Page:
Noosa – Queensland 2024

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15 COMMENTS

  1. Current Noosa mayor Clare Stewart has officially been endorsed as the LNP’s candidate for Noosa at next year’s state election. I don’t know much about Noosa local issues, or how much of following Stewart has but I can’t see the LNP dislodging independent Sandy Bolton. It seems once a independent has got a seat they have got it and it’s very difficult to dislodge them from either major party. Peter Wellington the former state MP for Nicklin being a classic example.

    Its a year to the next Queensland state election, but my tip is Bolton retains.

  2. Not sure if she’s a sure bet considering independents here in Victoria were dislodged by mayors. Yes this is different to country Victoria however I see no reason how Suzanna Sheed and Ali Cupper were unpopular. It’s obvious the sandbagging politics by the coalition my making loads of promises and putting high profile candidates (mayors of areas that represent a large portion of the seat thus instant name recognition. and those who voted for the candidates as mayor might be open to voting for them as MP especially if they were a popular mayor)

    Considering the Noosa mayor probably represents almost the entire electorate as mayor (even more than the National party MP’s in Victoria do) you would have to think they are confident of at least making this close.

    However on the flip side, the LNP might be worried they can’t win marginal Labor seats (much like the coalition in Victoria) so they just try to defend their turf and dislodge the independents instead hoping that they won’t be in play in the election after that which would help them win majority government. the LNP see Bolton as an obstruction to their hopes of winning so making this an LNP seat could save them in 2028 especially if Bolton keeps running.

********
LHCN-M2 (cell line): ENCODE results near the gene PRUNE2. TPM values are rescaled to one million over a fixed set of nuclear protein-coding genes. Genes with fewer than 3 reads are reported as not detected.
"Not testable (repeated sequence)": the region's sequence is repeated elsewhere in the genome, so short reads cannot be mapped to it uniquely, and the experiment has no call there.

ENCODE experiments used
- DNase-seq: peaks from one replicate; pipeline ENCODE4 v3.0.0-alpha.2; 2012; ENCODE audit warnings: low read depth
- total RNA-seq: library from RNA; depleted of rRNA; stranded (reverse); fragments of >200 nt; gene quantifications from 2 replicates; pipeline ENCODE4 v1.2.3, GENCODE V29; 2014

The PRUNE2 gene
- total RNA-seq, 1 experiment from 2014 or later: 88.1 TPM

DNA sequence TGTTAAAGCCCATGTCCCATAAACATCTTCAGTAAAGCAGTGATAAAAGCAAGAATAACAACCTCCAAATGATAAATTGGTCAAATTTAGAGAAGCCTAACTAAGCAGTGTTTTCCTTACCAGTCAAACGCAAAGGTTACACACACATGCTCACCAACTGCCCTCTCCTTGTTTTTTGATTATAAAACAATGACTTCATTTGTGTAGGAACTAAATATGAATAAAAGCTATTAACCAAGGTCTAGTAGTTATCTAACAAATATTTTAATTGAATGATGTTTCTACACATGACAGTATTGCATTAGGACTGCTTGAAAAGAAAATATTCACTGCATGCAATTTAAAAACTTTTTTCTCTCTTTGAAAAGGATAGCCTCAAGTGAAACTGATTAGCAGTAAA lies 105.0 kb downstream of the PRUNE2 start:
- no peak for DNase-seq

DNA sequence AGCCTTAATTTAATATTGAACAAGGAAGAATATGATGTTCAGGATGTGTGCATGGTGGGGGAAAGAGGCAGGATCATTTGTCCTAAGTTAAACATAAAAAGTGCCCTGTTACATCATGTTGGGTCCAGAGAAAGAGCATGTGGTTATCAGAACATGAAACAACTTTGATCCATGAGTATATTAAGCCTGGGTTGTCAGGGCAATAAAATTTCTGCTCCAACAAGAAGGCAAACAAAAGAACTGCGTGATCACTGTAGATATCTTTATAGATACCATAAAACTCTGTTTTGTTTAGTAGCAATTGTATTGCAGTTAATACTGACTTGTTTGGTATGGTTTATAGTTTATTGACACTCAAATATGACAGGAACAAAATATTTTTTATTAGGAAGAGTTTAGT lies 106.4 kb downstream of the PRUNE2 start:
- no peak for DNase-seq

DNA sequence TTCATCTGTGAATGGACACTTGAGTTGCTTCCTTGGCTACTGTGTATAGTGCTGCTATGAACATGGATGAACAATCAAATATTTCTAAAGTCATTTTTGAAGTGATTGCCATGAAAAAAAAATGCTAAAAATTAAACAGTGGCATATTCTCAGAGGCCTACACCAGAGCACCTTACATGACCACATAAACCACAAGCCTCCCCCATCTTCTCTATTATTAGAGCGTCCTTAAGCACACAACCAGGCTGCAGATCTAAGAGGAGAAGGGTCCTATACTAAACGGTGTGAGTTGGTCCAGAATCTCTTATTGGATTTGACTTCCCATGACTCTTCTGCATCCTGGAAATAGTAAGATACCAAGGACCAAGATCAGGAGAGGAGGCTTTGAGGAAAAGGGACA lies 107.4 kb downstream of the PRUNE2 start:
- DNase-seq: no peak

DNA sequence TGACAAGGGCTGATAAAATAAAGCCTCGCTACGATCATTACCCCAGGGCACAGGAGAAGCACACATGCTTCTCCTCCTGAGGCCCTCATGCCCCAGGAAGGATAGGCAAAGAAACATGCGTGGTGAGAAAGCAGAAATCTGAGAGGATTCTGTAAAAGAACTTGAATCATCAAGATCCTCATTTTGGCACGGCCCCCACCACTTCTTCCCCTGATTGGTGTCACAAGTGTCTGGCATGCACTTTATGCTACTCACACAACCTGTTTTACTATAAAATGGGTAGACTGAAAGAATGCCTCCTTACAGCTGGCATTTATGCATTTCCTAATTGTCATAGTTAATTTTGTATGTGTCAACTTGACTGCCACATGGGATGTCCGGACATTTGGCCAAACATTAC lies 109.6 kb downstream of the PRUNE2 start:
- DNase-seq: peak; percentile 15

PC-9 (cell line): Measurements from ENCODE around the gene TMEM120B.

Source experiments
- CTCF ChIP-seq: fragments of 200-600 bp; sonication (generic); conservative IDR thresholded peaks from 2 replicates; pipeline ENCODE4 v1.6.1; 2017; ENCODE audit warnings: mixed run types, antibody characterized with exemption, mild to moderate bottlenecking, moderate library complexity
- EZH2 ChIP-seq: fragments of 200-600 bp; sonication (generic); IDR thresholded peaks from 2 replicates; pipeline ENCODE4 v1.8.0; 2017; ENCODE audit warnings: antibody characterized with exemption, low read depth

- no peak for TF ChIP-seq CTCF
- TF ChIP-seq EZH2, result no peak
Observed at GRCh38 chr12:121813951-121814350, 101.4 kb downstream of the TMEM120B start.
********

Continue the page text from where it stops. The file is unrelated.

I’m not sure how to read it, but Bolton should be worried and at the same time the LNP should be worried if they can’t win Labor marginals.

  3. Daniel, Noosa is probably different compared to the rural Victorian seats that the Nationals managed to win because it is known for being a ‘hipster’ or alternative lifestyle area similar to the NSW seat of Ballina. As a result, voters may prefer to continue backing a left leaning/progressive MP instead of switching to one from the conservative parties.

    In Ballina the Nationals ran Ben Franklin, but he failed to make headway against incumbent MP Tamara Smith.

  4. @yoh an that’s because the nationals usually represent rural and regional areas. Given the urbanization of ballina a liberal candidate would have failed better. The lnp will need to select a more moderate candidate or centre right. In all other jurisdictions other then NSW they would run both candidates but given OPV in NSW they don’t want to split the vote so they have agreed upon divisions to run.

  5. Back in 2015 the Greens were the Runner up in this seat trailing the LNP by an 8.6% Margin, it would’ve been interesting to see what would have happened if Sandy Bolton decided not to run in this seat, the Greens winning Noosa may have been a possibility in 2024 at the earliest if that was the case.

  6. Even a brilliant LNP Candidate would have a hard time dislodging Sandy Bolton. She was essentially a ‘Teal’ long before it was cool. Noosa seems to be prime teal territory too – a lot of wealthy residents, and a strong anti-development, pro-environment local sentiment. From memory the 2020 LNP Candidate James Blevin was running a strong, environment-oriented campaign, and the vibe was that everyone was running a very ‘clean’ campaign free of mud-slinging on all sides in Noosa last time; despite this, the LNP Vote went backwards.